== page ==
Thursday, September 5, 2013


I think it starts in grade school. The first thing the teacher tells you is, “No copying!"

That message stays with you for the rest of your life except for the time in seventh grade algebra when you had stayed out all night with the seniors drinking malt beverages and smoking and only managed to get home in time to change clothes and wash the smoke off your face and drag to school for Mr. Flewhearty’s algebra class where he double-crossed you by pulling a pop quiz and since you didn’t read the assignment or do the homework cause the seniors asked you to come out with them you had no choice but to copy off Stan the Brain’s test which you could just see over his left shoulder and he knew it and let you because he wanted to get in good with the seniors so he didn’t rat you out but that was the only time and you’ve never admitted it to anyone cause it would set a bad example for the little dweebs and so that doesn’t really count, right?

No, it doesn’t and you shouldn’t be all that embarrassed about it. Okay, coming to class with half a load on and smelling like you slept in the floor of the Cowboy Corral might be a reason to be embarrassed but not copying in ole Flewhearty’s class so just get over it.

Ya see copying has a long and honored tradition in the art world. You didn’t think Leonardo started out doing Masterpieces didja?

No of course not or every building in Italy would have a Last Supper and we wouldn’t give a rat’s behind about ole Leo. But he didn’t and in spite of the fact that every building in Italy does have a wonderful fresco, there were a bunch of artists hanging around in the Renaissance so they had to do something and not everyone can deal with heights so the ceiling is out and if you put your art on the floor people are always walking on it so doing it on the walls is really a much better choice which is why every building in Italy has a beautiful fresco. And since there were so many artists loafing about they couldn’t all start painting walls willy-nilly so they had to start somewhere and that’s why their bosses who were called masters only we don’t so much like the idea of anyone having a master so we call them bosses made then start by copying the works of other artists.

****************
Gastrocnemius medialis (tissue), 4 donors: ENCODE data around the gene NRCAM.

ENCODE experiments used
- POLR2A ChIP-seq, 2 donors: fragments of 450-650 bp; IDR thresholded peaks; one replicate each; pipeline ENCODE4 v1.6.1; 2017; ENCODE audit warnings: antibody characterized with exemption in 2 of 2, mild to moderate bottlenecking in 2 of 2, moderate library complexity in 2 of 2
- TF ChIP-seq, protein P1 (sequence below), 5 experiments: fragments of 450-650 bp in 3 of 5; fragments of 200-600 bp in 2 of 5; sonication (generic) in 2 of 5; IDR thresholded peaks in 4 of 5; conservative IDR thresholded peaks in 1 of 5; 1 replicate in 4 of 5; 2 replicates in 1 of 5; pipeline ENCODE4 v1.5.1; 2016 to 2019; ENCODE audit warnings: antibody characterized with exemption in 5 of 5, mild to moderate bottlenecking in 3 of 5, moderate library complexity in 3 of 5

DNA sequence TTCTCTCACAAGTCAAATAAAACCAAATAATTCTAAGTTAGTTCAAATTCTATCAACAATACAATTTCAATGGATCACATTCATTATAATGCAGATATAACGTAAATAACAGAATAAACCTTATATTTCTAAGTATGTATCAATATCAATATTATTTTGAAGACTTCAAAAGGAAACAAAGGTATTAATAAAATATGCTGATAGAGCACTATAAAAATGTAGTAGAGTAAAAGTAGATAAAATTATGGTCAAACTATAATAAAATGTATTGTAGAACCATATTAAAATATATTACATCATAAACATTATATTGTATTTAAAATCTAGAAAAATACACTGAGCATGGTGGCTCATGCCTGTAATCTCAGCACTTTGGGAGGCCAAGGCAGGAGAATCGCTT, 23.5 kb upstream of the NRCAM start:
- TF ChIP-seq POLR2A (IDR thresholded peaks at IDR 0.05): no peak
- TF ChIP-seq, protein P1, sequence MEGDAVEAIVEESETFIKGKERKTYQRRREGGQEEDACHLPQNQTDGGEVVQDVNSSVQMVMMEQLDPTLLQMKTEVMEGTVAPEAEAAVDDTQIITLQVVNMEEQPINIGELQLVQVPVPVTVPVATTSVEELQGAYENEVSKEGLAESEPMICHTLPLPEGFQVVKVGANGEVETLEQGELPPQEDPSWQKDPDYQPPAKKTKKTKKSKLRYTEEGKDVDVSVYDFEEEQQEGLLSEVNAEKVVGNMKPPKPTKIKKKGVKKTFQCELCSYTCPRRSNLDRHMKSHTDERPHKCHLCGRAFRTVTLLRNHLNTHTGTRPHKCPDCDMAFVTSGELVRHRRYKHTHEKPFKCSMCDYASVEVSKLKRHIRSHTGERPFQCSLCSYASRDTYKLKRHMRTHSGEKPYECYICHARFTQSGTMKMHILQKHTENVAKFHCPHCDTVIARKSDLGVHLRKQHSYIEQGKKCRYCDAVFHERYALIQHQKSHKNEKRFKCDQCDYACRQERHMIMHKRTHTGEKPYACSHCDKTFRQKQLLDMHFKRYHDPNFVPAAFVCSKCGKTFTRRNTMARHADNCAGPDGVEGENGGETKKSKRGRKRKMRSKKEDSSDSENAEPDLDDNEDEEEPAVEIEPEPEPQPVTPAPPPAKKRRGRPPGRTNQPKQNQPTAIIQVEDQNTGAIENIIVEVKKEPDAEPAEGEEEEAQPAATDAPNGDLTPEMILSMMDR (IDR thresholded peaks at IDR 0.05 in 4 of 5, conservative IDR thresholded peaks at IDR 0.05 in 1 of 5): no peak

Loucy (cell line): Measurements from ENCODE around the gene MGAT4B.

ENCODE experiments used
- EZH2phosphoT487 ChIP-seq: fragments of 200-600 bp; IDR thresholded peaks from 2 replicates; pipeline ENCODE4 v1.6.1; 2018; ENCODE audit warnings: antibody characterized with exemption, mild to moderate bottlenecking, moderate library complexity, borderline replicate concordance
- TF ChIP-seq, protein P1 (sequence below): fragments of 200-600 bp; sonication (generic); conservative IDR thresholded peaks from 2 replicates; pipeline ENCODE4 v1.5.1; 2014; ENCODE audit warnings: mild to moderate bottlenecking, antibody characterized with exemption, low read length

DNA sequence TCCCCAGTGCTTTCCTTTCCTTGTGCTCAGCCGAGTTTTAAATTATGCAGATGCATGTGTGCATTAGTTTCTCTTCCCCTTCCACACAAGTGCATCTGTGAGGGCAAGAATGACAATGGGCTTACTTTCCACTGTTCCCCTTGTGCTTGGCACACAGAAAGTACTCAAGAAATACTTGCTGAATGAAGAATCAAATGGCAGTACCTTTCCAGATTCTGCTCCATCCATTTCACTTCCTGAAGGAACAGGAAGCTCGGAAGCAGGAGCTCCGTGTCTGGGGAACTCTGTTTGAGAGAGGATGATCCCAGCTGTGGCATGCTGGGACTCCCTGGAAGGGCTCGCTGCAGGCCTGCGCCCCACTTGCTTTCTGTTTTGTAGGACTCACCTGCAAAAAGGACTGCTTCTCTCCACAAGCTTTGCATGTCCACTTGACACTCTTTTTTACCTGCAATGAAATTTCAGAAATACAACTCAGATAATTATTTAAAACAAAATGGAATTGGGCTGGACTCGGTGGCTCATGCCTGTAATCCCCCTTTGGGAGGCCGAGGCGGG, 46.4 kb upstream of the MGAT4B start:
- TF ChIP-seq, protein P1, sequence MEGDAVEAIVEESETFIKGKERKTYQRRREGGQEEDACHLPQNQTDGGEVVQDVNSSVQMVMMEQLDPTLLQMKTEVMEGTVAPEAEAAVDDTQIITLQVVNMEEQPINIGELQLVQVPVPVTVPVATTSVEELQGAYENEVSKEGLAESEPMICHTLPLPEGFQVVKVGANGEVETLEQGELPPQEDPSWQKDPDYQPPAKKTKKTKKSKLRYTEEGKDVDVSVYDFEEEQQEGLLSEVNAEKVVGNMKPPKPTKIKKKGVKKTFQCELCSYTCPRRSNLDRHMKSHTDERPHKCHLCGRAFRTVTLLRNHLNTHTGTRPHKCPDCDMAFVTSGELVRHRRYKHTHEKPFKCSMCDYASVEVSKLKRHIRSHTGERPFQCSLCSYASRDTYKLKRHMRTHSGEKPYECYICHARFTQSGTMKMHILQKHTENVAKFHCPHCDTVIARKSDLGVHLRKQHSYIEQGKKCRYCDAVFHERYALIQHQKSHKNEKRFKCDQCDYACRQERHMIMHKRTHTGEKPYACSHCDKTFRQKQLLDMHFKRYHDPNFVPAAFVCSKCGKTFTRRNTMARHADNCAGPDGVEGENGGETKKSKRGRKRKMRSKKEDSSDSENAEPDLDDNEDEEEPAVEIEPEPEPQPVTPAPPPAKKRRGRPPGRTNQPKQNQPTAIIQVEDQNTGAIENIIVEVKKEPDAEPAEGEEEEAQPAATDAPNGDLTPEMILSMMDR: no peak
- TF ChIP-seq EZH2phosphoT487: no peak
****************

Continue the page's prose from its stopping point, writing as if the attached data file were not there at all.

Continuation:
It was a great way to learn. After all a great artist already knows all of this light and shadow stuff and if you copy his works you can learn while you are being bad and you get to work at being good by doing stuff that already has a track record.

This style of teaching went on for hundreds of years in fact it was the only way artists got to learn until pretty much the nineteenth century.

So there is nothing wrong with copying the greats or even the folks which you admire…

So long as you don’t claim that what you do is your own work. That is cheating and besides anyone with half a brain can look at that sort of thing and know that you didn’t do it on your own and then they smiled derisively and nod and tell all of their friends that you CHEATED!

Copying for practice is a good way to learn. The sad part about most of the creative arts is the only way you learn is by doing it wrong a whole bunch and why not do it wrong with really, really good stuff?

But don’t ever claim that the copy you made of Baron Von Schummerkaschlamer’s Boy with a Lollipop is original art work.

You know about copyrights, right? That’s the law/regulation/code which says what you create belongs to you and you alone from the minuet you make the first mark and no one else can use it.

Sure you can combine another’s work and make it into a new and original work and not be in violation so long as it meets all of the conditions of a derivative work. But you better be damn sure.

What you can do with great works of art is use them as inspirations and guides for your own work.

Say you’ve always like Vinnie the Go’s Sunflowers. Why not try a bit of his look on your own work? Can’t hurt and maybe you’ll learn something while you are doing it.

I did this and I’m thinking Vinnie wouldn’t be all that annoyed with me. It is the same subject but not the same media and not the same composition but faithful to the original and yet different and that makes for both a respectful homage and an interesting image.

Letting the works of other artists serve as a jumping off point for your own work can be a powerful creative tool. See what they did and try to find a different way to see the same thing.

Dashiell Hammett a writer who was certainly an artist managed to write only five novels. But those five works form the core of everything we know to day about private eyes. No one has ever been more cynical and hard boiled than Sam Spade. Nick and Nora taught everyone you could be married and still have a whole bunch of fun. The Red Harvest has made movies work for everyone from Clint Eastwood to Bruce Willis. Copies? No, but homages and good, oh hell yes.

That’s what you are looking for when you use another artist’s work as a starting point, that faithful, respectful, acknowledged debt to someone else’s work. Then you can go play on your own.

Now remember its okay, don’t say you did it first and above all have fun.

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